Michiganders are having trouble accessing and paying for both physical and mental health care and want their state and federal lawmakers to prioritize driving down health care costs, including by capping insurance deductibles and curbing what insurers can charge patients, according to a new survey.
Lansing-based EPIC-MRA, a survey research firm, in June asked 609 registered voters in Michigan about a range of health care matters. The final results, which health policy and nonprofit leaders from across the state discussed during a panel discussion on Wednesday, painted a picture of Michiganders whose household finances have been seriously impacted by health care bills, have had trouble finding mental health providers covered by their insurance plans, and find their insurance deductibles to be unaffordable.
“By more than a 3-1 margin, voters’ main concern with health care is that out-of-pocket costs are too high,” EPIC-MRA President Bernie Porn said during Wednesday’s panel discussion organized by the Michigan League for Public Policy, a Lansing-based think tank, and Consumers for Quality Care, a Washington, D.C.-based coalition of health care advocates. “As a result of high out-of-pocket costs, medical debt is widespread. Fifty percent of voters have either had their households’ finances seriously affected by medical debt or know someone who has.
“And among voters that have had their finances affected, 71% say they or someone close to them have had medical bills go into collections,” Porn continued.
The survey was conducted between June 15 and 20. The margin of error is 4%.
Highlights from the survey include:
- 89% said it is more important now than ever that insurance plans cover mental health care.
- 84% said the amount they pay for health care increases every year.
- 81% of Democrats said they are more likely to support a candidate who makes reducing health care costs a top priority. 70% of Republicans and 54% of independents said the same.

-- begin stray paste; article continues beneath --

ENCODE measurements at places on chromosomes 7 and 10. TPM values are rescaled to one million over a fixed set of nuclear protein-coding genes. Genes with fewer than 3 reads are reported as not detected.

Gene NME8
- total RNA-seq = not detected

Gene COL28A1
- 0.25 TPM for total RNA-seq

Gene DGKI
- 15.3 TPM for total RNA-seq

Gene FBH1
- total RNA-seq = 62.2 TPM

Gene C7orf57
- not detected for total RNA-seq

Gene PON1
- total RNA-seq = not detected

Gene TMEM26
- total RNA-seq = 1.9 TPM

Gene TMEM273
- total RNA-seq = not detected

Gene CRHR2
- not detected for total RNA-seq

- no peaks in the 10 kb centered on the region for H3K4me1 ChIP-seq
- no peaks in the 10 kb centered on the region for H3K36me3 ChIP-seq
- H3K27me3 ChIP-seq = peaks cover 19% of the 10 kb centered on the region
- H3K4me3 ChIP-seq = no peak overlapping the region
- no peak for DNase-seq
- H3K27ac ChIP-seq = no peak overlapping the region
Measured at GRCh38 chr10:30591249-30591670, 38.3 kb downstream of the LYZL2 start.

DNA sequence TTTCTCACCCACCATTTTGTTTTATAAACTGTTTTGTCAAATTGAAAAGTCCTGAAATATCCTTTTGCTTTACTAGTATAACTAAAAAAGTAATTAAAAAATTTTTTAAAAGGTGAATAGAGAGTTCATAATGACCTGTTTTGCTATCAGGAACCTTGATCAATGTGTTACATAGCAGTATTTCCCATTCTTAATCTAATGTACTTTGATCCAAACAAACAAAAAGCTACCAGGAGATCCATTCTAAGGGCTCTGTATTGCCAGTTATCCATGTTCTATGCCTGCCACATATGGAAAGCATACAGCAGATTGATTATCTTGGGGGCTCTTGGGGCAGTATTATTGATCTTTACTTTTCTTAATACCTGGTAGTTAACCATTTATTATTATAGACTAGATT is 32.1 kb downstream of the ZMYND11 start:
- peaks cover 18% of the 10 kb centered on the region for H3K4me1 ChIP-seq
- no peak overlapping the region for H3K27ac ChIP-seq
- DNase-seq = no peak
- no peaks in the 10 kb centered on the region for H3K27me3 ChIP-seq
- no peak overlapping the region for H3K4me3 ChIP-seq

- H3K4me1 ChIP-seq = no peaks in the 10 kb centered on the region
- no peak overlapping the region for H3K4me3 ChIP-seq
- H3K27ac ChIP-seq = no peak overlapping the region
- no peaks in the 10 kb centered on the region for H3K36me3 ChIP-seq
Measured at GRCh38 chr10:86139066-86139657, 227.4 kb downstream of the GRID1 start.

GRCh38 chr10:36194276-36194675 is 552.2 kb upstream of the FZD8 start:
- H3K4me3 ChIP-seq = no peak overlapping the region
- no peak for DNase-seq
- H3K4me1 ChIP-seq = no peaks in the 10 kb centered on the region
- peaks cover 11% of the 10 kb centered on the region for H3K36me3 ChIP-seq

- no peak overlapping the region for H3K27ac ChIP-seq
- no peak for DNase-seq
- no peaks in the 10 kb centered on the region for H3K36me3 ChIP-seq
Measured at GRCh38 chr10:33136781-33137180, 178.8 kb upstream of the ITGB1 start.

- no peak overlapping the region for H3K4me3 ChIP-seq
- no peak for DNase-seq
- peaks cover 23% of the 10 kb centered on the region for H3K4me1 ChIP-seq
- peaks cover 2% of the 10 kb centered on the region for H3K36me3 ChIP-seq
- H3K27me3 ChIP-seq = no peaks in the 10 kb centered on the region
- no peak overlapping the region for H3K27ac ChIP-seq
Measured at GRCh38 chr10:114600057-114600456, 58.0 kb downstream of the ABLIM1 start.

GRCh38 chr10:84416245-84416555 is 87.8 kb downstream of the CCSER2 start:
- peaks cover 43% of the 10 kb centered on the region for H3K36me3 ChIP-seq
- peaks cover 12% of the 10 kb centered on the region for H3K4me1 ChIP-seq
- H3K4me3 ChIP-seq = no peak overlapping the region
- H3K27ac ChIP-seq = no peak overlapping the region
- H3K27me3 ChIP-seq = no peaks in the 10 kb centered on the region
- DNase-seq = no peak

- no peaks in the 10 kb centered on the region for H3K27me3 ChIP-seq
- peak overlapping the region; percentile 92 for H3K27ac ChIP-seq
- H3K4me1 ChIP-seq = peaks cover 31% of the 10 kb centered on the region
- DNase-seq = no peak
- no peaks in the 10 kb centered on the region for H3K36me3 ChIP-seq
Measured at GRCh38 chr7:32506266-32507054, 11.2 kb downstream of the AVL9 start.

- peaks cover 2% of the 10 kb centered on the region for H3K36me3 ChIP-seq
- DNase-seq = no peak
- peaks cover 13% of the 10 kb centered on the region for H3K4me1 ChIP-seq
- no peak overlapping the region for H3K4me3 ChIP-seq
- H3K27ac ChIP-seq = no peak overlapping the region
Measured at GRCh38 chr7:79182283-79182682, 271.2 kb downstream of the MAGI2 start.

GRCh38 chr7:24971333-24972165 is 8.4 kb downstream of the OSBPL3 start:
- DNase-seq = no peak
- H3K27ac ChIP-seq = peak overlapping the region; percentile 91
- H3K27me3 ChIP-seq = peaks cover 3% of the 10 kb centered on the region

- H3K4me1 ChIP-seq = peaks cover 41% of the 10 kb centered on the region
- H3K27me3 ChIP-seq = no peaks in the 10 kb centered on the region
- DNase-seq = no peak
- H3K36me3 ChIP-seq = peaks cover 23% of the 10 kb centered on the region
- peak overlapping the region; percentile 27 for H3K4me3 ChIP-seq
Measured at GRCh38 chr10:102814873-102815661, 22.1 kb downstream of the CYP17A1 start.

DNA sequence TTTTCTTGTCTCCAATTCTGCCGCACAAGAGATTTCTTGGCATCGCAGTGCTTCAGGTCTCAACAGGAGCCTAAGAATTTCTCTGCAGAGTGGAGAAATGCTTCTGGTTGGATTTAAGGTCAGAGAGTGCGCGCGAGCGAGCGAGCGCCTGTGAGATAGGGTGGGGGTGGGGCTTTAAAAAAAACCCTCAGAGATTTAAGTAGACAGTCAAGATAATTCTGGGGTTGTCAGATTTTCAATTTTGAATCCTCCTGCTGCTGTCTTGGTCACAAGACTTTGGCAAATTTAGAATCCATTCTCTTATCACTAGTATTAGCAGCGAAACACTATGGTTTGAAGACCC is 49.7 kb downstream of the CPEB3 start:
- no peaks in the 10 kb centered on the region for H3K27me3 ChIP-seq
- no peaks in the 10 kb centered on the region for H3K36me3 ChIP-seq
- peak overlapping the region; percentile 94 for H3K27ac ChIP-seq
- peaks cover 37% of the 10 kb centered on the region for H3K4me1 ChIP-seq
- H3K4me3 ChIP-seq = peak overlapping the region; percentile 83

- 67% said it’s impossible to know what their health care costs will be because out-of-pocket costs are so unpredictable.
- 67% said health care costs are rising faster than other essential needs.
- 58% said it’s difficult to find mental health providers that are covered by their insurance.
- 51% said they have skipped or delayed going to the doctor over concerns about out-of-pocket costs.
- 50% said their household, or the household of someone close to them, have had their finances seriously affected by medical debt.
- 38% said deductibles are the biggest problem when it comes to health care costs.
To address these problems, the survey reported:
- 68% said health insurers and pharmacy benefit managers should pass the rebates or discounts they receive from drug companies on to patients.
- 66% said there should be a cap on the amount health insurers can make patients pay for their deductibles, copays and other out-of-pocket costs.
- 64% encouraged capping insurance deductibles “at a level that is low enough that people don’t go into debt when getting the health care they need.”
- 59% said the federal government should be able to negotiate prescription drug prices for those on Medicare.
Michigan League for Public Policy President and CEO Monique Stanton noted that at the state level there are a number of bipartisan bills that could help to drive down health care costs but have stalled in the state Senate.
“They go a long way to begin to tackle some of the rising costs associated with health care coverage and access,” Stanton said.
Those bills include House Bill 4346, which would cap insulin copays; House Bill 4349, which would require hospitals to post charge descriptions for certain items and services online; House Bill 4353, which would require an insurer to count all drug rebates received for a medication toward a family’s maximum out-of-pocket costs or plan deductible; and House Bill 4358, which would stop insurance companies from removing a prescription drug from its list of offerings during a plan year.
Each of those bills, which have garnered bipartisan support, have been passed by the House but have stalled in the Senate Health Policy and Human Services Committee, which has not held hearings for any of these bills.
If these bills are not passed by the Senate and sent to the governor by the end of this year, lawmakers would have to reintroduce the bills in the following session.
What happens is that we get into having to decide whether or not to pay for food or gas to get to work (because of high health care costs).
– Vanessa Greene, CEO of the Grand Rapids African American Health Institute